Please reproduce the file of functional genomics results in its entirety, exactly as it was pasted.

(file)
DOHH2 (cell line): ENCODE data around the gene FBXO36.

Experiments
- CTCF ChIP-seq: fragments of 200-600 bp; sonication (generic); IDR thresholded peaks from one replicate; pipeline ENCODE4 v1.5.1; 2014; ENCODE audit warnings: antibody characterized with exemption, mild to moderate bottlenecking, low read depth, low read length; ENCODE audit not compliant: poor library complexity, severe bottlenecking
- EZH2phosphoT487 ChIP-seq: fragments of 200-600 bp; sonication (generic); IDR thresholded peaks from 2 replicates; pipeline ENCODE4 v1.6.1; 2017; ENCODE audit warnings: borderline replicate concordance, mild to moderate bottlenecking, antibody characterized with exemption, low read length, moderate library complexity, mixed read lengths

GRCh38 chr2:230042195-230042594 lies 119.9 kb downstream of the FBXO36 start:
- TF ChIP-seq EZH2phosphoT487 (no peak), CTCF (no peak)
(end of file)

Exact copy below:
DOHH2 (cell line): ENCODE data around the gene FBXO36.

Experiments
- CTCF ChIP-seq: fragments of 200-600 bp; sonication (generic); IDR thresholded peaks from one replicate; pipeline ENCODE4 v1.5.1; 2014; ENCODE audit warnings: antibody characterized with exemption, mild to moderate bottlenecking, low read depth, low read length; ENCODE audit not compliant: poor library complexity, severe bottlenecking
- EZH2phosphoT487 ChIP-seq: fragments of 200-600 bp; sonication (generic); IDR thresholded peaks from 2 replicates; pipeline ENCODE4 v1.6.1; 2017; ENCODE audit warnings: borderline replicate concordance, mild to moderate bottlenecking, antibody characterized with exemption, low read length, moderate library complexity, mixed read lengths

GRCh38 chr2:230042195-230042594 lies 119.9 kb downstream of the FBXO36 start:
- TF ChIP-seq EZH2phosphoT487 (no peak), CTCF (no peak)